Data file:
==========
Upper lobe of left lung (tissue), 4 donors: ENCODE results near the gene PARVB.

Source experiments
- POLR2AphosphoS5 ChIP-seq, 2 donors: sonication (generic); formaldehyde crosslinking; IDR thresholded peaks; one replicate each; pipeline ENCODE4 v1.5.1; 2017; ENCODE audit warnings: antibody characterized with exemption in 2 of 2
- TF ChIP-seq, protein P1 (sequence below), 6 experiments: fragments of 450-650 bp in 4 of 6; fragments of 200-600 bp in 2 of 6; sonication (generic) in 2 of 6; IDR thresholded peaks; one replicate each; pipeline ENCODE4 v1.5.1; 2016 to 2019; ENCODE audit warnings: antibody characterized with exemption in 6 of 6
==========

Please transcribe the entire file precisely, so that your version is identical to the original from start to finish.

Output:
Upper lobe of left lung (tissue), 4 donors: ENCODE results near the gene PARVB.

Source experiments
- POLR2AphosphoS5 ChIP-seq, 2 donors: sonication (generic); formaldehyde crosslinking; IDR thresholded peaks; one replicate each; pipeline ENCODE4 v1.5.1; 2017; ENCODE audit warnings: antibody characterized with exemption in 2 of 2
- TF ChIP-seq, protein P1 (sequence below), 6 experiments: fragments of 450-650 bp in 4 of 6; fragments of 200-600 bp in 2 of 6; sonication (generic) in 2 of 6; IDR thresholded peaks; one replicate each; pipeline ENCODE4 v1.5.1; 2016 to 2019; ENCODE audit warnings: antibody characterized with exemption in 6 of 6